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Social, political and economic ratificationsWhat is your understanding of the major...

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kikie | Student, Undergraduate | Salutatorian

Posted November 11, 2011 at 6:01 AM via web

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Social, political and economic ratifications

What is your understanding of the major social, political, and economic ratifications associated with findings of deception perpetrated by the tobacco industry and cigarette manufacturers?

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pohnpei397 | College Teacher | (Level 3) Distinguished Educator

Posted November 11, 2011 at 6:51 AM (Answer #2)

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It is hard to say if this will have much of an impact.  There have been warning labels on tobacco products for years.  Everyone knows that smoking is bad for you.  The fact that many people continue to smoke cannot simply be due to deception on the part of the companies.  Therefore, it seems likely that people will continue to smoke.

 

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marbar57 | Elementary School Teacher | (Level 3) Associate Educator

Posted November 11, 2011 at 7:02 AM (Answer #3)

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I agree with #2. I will also add that when people get addicted to cigarettes they seem to not care if smoking is bad for them. And, I think the cigarette companies know that. So, they keep making cigarettes and selling them any way they can. As long as they put a warning on the package label, they figure the liability then falls on the consumer if they choose to smoke.  I could be wrong, but I personally don't think the tobacco companies are ever going to have to worry about being put out of business by their deceptions.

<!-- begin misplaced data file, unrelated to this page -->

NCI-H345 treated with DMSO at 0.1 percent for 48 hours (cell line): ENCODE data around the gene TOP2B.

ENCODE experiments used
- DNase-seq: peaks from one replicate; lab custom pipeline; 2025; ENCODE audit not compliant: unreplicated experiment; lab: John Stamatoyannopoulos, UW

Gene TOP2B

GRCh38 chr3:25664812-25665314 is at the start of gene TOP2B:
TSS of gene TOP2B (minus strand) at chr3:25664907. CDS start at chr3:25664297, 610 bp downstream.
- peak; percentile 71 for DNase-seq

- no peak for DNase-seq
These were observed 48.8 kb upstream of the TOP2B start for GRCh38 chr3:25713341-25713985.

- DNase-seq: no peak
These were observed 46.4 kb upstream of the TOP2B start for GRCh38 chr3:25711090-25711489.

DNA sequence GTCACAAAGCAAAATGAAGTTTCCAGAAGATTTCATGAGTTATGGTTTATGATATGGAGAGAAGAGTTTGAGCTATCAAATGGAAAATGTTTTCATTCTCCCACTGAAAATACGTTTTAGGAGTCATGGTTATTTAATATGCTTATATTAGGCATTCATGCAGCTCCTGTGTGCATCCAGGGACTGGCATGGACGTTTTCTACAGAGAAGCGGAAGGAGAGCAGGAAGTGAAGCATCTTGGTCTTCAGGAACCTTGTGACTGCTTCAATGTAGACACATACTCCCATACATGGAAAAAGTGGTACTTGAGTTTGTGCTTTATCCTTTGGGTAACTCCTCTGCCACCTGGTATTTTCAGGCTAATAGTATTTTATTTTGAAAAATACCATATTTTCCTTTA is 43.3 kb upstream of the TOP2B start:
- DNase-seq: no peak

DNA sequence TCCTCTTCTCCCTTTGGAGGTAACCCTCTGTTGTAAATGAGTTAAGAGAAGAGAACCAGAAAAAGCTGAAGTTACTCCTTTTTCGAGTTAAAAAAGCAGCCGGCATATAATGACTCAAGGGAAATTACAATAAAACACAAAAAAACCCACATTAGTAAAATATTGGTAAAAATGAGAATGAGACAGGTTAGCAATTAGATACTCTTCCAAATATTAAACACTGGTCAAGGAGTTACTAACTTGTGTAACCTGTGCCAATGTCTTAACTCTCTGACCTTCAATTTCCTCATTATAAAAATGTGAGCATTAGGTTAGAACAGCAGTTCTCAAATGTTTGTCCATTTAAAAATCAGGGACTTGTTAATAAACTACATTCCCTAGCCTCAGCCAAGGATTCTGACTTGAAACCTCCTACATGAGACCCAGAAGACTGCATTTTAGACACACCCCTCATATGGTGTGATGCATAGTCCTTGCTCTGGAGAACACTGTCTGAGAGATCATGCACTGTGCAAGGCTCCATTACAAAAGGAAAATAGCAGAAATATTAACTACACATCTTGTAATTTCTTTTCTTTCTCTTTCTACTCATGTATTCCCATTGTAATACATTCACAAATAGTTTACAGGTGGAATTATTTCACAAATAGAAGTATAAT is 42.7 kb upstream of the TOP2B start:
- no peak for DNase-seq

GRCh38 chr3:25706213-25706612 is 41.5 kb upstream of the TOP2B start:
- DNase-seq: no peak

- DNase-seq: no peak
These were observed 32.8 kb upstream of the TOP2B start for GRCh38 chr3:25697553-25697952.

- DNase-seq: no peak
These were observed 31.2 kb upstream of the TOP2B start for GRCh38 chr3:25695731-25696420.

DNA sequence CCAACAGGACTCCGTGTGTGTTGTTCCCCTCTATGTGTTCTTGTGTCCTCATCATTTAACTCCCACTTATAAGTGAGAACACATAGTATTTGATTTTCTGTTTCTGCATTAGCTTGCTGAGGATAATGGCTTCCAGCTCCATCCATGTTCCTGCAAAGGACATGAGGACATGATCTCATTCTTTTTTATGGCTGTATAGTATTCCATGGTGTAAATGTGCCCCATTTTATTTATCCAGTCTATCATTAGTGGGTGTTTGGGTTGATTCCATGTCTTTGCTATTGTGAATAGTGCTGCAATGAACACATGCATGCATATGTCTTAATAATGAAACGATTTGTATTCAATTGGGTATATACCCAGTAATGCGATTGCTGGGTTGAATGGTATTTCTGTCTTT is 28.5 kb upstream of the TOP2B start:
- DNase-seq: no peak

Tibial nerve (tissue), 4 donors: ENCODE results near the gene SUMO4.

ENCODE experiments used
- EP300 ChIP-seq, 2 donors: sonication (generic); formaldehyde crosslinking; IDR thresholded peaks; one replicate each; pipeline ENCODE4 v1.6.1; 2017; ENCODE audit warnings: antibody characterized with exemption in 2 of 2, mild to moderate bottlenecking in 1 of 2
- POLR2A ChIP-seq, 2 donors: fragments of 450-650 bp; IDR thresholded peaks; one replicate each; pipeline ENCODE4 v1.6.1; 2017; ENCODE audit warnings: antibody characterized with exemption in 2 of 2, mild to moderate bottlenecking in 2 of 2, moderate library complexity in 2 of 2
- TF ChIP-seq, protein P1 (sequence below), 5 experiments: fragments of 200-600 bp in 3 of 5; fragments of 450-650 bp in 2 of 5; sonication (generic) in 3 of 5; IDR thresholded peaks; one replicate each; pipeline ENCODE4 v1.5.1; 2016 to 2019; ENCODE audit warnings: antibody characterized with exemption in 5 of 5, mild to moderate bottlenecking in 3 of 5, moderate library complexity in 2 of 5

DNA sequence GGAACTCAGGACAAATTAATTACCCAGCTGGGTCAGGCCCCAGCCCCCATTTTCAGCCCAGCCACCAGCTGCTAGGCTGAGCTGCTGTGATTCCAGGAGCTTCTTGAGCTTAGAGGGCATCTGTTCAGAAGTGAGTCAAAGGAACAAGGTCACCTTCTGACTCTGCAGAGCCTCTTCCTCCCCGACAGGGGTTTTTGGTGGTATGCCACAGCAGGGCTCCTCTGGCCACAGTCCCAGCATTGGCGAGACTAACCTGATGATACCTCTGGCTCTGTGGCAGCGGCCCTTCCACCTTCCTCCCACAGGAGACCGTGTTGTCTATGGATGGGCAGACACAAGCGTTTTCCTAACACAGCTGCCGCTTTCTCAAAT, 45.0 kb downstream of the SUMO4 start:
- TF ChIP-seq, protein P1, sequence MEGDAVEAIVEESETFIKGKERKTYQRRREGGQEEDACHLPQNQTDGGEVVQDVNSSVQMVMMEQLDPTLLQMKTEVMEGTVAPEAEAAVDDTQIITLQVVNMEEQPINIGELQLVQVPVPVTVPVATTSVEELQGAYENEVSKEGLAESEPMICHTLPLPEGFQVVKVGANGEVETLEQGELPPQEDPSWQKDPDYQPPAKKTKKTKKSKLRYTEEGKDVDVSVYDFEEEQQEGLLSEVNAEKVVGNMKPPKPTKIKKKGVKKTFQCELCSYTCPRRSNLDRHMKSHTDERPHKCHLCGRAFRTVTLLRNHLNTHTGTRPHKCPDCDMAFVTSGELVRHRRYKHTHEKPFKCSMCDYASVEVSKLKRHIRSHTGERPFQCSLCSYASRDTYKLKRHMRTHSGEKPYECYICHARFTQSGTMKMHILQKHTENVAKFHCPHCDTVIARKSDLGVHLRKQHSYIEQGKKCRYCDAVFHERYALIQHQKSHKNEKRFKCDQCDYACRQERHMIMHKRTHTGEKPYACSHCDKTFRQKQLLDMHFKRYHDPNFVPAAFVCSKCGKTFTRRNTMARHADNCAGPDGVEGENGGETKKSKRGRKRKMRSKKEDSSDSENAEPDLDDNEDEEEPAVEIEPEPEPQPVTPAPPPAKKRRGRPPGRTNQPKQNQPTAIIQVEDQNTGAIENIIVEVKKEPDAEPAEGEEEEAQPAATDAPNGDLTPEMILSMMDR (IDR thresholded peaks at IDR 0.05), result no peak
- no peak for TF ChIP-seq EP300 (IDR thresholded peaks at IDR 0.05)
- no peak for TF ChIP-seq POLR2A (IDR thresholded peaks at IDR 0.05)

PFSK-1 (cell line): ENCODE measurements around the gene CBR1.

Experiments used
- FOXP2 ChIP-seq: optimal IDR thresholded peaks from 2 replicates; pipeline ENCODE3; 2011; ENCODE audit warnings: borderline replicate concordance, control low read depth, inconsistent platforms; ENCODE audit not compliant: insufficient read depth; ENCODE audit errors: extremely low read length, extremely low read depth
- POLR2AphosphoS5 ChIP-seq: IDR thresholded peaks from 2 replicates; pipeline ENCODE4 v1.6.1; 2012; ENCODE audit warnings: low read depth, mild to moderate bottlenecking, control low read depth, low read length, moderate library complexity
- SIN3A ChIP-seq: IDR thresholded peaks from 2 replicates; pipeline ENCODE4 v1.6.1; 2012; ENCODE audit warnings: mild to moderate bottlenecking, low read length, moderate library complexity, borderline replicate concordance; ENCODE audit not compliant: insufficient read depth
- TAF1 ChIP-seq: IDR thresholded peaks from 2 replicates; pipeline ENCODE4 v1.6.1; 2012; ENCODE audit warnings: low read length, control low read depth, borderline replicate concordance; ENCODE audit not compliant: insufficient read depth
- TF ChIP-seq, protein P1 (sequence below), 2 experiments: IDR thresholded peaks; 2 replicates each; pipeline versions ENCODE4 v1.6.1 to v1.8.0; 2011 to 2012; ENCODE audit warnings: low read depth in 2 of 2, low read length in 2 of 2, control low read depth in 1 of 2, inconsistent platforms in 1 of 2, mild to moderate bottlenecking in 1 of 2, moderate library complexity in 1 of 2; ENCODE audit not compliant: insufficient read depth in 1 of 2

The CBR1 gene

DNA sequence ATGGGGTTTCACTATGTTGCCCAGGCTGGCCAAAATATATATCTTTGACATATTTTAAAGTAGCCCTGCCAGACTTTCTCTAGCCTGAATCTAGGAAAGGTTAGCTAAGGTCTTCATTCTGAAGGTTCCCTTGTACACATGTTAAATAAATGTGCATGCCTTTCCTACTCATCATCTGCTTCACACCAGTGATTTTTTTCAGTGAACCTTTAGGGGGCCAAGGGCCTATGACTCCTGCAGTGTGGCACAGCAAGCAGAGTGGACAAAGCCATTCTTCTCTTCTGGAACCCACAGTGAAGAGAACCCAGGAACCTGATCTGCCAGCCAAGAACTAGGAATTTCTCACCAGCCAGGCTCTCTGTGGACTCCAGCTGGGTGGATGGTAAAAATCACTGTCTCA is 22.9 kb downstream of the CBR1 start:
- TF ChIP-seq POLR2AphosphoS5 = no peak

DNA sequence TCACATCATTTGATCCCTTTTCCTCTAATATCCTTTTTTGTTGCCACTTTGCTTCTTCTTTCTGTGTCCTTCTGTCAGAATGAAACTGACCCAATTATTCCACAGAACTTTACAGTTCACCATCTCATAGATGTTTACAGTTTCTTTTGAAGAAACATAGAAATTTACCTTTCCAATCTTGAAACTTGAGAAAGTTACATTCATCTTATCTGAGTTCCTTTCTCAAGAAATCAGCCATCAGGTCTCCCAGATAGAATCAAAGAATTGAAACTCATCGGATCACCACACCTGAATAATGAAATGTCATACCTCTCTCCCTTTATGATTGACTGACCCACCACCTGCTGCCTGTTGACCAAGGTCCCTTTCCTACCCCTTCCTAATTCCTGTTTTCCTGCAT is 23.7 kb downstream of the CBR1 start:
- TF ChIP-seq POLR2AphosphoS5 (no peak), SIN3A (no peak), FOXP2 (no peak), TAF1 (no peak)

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boblawrence | (Level 1) Associate Educator

Posted November 11, 2011 at 11:34 AM (Answer #4)

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I believe you meant "ramifications" rather than ratifications.

In any case, I don't believe misrepresentation by tobacco companies has any real significance.  Sure, they will try to portray tobacco as safe.  But we all know tobacco is dangerous.  And yes, the tobacco industry has tried to hide from us such evils as purposely raising nicotine levels to increase addictiveness of their products.  Big surprise!

Tobacco kills.  You know it, I know it and we all know it.  I expect tobacco companies to deceive.  Likewise, I expect smokers to continue smoking, despite their knowledge of the danger.

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brettd | High School Teacher | (Level 2) Educator Emeritus

Posted November 11, 2011 at 2:30 PM (Answer #5)

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When this was discovered, the tobacco companies had to enter into legal settlements with the states and paid out tens of billions of dollars in payments.  This had no real long term effect on the industry, because, for a long time now, Europe and Asia have been much better customers than America for their products, and they knew they would be able to pay off the settlements easily with profits from those regions.